The GSAT-11 satellite is planned to be launched by Ariane from Kourou, French Guiana in first half of 2018 (Aimed for June). India's GSAT satellites are indigenously developed communication satellites which are used for digital audio and video broadcasting. The GSAT satellites are geosynchronous satellites - having a geosynchronous orbit, which means they have an orbital period the same as the Earth's rotation period. The GSAT series of satellites have been developed by ISRO with an aim to make India 100 per cent self-reliant in broadcasting services.

C-band, Extended C-band and Ku-bands provide services for telecommunications, television broadcasting, weather forecasting, disaster warning and search and rescue operations.

ISRO chairman K Sivan confirmed that the GSAT-11 will be the "heaviest satellite" ever made by ISRO. Though he did not specify the exact weight, he confirmed that it will be in excess of 5.7 tonnes (more than 5,100 kg).


GSAT-29, which too is a GSAT series satellite as explained above, is configured around ISRO's Enhanced I-3K Bus and will be the payload for second developmental flight of GSLV-MkIII. It carries Ka x Ku multi-beam and optical communication payloads for the first time. The mission targets for Village Resource Centres (VRC) in rural areas to bridge the digital divide.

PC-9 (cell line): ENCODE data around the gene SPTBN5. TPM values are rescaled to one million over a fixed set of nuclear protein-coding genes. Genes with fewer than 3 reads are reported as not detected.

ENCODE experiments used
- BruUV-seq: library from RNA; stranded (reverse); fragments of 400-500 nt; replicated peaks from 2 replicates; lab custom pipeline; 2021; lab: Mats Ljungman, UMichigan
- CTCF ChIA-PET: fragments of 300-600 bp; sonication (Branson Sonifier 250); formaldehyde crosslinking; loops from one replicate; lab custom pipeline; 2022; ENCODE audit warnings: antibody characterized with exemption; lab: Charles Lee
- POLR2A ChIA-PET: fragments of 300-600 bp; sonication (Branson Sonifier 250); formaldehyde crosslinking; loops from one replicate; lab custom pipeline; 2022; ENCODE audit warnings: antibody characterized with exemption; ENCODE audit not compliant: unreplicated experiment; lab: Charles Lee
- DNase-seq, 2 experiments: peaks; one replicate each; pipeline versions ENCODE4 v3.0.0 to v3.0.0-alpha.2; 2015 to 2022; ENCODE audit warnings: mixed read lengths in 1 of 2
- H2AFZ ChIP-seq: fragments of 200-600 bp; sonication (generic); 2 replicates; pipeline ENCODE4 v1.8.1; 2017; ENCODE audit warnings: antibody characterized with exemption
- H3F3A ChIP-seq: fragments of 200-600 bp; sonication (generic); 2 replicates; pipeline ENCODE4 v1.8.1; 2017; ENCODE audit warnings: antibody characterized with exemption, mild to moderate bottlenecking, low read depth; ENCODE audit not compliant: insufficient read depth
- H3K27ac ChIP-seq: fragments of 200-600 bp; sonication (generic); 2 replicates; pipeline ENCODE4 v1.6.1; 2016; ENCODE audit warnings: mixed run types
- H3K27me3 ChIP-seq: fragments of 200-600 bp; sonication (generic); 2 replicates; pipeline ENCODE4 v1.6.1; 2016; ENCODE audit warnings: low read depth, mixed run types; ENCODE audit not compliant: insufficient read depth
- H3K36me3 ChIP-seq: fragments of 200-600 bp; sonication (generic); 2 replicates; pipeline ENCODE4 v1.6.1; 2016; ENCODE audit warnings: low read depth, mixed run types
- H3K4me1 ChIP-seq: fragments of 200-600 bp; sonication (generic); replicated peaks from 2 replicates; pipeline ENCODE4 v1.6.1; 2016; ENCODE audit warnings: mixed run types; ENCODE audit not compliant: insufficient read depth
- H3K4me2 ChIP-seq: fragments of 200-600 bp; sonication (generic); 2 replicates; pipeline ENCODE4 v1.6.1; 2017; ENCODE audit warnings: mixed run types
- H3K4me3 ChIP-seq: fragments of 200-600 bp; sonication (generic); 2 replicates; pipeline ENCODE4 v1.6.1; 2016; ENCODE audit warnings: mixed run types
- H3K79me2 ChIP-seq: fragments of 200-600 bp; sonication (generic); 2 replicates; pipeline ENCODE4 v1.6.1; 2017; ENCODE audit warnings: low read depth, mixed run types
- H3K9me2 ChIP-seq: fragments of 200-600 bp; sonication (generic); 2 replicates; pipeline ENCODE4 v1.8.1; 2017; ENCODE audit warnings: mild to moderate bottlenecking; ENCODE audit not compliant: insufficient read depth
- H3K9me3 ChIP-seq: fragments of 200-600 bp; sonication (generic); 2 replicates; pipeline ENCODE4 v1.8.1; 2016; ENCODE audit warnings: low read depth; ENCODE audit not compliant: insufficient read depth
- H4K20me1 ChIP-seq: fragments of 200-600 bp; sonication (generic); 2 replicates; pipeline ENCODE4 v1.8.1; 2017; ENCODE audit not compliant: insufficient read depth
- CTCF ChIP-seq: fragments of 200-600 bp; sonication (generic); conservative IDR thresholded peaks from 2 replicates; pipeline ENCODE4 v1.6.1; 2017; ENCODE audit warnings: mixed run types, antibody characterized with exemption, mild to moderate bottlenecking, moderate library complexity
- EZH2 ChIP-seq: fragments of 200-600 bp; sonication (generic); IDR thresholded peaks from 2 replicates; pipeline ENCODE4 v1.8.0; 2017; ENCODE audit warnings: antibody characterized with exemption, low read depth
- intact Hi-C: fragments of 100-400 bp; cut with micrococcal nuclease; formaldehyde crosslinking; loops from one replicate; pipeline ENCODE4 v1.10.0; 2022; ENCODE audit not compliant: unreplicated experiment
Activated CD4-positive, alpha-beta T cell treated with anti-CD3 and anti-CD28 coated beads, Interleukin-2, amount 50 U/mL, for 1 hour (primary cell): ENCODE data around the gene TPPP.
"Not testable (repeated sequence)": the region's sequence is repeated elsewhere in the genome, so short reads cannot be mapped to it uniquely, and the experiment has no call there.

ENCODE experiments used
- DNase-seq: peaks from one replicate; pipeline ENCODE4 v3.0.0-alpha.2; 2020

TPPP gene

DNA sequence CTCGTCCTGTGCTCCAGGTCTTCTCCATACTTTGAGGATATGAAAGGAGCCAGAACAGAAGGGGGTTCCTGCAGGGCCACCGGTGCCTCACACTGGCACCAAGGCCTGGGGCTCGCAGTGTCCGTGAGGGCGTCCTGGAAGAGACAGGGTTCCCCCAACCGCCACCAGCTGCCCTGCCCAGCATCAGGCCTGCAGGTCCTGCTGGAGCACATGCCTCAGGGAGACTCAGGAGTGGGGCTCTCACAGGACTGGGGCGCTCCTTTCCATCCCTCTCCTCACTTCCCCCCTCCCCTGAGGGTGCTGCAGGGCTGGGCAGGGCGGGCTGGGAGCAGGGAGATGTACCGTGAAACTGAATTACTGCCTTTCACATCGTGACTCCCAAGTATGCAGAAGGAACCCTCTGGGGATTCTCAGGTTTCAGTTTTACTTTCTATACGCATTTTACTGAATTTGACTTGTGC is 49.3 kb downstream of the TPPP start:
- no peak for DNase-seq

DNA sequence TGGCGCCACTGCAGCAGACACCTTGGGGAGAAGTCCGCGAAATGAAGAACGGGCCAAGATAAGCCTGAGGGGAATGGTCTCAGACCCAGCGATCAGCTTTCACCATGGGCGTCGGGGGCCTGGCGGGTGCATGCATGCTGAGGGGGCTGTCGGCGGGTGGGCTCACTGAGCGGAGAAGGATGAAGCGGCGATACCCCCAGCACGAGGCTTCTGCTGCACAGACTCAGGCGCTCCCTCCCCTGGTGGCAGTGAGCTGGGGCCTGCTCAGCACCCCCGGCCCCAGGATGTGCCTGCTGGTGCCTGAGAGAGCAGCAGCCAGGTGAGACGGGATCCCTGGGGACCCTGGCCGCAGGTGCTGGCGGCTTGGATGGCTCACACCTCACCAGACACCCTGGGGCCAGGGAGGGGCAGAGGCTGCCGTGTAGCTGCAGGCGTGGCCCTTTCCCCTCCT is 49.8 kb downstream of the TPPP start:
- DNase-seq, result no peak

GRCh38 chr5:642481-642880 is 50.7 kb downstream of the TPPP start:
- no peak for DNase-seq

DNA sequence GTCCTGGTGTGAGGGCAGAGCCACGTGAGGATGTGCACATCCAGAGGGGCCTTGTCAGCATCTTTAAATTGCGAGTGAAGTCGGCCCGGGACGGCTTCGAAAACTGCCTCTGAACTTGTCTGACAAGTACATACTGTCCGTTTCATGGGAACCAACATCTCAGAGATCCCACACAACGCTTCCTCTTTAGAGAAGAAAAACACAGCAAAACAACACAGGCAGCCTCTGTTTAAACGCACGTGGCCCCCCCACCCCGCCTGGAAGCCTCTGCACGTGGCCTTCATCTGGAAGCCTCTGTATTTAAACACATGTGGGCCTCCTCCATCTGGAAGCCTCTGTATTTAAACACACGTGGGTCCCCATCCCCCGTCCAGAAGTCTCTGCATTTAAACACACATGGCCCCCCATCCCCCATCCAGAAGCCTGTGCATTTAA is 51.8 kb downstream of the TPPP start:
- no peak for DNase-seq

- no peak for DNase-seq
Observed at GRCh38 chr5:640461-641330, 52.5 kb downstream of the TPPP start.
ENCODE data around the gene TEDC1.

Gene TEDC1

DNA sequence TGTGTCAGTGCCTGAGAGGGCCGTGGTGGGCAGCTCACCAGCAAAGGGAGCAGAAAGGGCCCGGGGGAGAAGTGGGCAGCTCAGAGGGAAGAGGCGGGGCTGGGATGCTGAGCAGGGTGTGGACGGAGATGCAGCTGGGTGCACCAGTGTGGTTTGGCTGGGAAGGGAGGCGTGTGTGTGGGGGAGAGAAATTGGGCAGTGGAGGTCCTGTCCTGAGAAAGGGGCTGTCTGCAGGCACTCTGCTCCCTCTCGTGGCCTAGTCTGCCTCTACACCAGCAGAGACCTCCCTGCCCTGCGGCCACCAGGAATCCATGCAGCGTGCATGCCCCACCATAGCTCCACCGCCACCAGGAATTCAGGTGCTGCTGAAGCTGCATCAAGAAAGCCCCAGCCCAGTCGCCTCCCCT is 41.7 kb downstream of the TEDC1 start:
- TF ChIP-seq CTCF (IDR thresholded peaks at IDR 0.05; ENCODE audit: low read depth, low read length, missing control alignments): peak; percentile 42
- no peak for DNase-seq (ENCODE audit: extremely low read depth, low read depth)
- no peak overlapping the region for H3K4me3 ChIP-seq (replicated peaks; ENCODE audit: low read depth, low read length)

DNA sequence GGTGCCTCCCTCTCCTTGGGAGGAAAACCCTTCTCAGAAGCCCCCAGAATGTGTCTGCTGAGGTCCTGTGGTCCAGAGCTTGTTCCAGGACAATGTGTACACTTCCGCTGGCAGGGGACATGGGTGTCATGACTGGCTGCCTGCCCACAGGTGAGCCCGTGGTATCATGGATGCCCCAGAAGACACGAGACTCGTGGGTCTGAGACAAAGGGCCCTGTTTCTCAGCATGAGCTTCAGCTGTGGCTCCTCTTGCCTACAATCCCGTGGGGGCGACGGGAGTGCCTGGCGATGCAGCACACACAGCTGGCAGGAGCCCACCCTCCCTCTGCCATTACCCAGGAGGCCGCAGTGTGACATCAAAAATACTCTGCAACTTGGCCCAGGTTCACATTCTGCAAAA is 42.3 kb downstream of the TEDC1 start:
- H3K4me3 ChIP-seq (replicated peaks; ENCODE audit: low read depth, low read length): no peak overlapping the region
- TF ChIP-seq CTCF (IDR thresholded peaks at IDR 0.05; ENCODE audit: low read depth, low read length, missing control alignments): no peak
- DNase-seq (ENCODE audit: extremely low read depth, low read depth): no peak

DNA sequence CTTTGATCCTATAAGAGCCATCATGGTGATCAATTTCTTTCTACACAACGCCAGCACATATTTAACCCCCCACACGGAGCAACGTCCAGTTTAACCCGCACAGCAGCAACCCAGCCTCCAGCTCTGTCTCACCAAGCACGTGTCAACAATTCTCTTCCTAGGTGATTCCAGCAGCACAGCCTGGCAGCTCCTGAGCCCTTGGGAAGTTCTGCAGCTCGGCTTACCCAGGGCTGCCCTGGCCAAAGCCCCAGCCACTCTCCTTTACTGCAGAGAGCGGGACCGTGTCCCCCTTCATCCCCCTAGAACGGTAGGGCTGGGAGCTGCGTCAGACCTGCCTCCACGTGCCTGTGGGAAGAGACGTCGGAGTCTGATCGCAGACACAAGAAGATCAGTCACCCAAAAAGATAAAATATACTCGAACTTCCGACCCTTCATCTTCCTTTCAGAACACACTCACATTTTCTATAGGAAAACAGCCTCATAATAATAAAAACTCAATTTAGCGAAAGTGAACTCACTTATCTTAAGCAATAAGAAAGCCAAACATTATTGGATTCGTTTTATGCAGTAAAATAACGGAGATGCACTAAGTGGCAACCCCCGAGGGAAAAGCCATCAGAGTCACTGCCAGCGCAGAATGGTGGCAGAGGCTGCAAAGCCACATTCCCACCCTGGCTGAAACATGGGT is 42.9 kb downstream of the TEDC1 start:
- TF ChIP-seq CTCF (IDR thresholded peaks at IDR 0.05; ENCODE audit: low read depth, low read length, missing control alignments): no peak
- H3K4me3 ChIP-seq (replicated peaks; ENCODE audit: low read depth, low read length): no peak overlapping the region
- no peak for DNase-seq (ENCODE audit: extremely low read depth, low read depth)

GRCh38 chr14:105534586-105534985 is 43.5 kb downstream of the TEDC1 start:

The GSLV-MkIII-D2/GSAT-29 Mission is scheduled to be launched during the first half of 2018. The satellite will weigh around 3,500 kg. "The GSLV-Mk3-D2, will launch the GSAT-29. We are going to have a host of GSLV missions like DigiSat and high resolution remote sensing satellites," ISRO Chairman K Sivan confirmed.


According to news agency PTI, ISRO Chairman K Sivan has confirmed the launch of the GSAT-7A mission this year. "We have another GSLV mission, which is going to have GSAT-7A," he said.

The GSAT-7A satellite is an advanced military communications satellite. It will be dedicated for the sole use of the Indian Air Force. It is similar to the GSAT-7 which is currently being used exclusively by the Indian Navy. The Navy's GSAT-7 is a multi-band communication spacecraft, which has been operational since September 2013. The GSAT-7 satellite helps enable the Indian Navy to extend its blue water capabilities and stop relying on foreign satellites like Inmarsat, which provide communication services to its ships. Similarly, the GSAT-7A satellite will help the Indian Air Force spread its wings further.

GSAT-7A will enable the Indian Air Force to interlink different ground radar stations, ground airbase and Airborne early warning and control (AWACS) aircraft. The GSAT-7A satellite will enhance the Indian Air Force's network-centric warfare capabilities and enhance its global operations.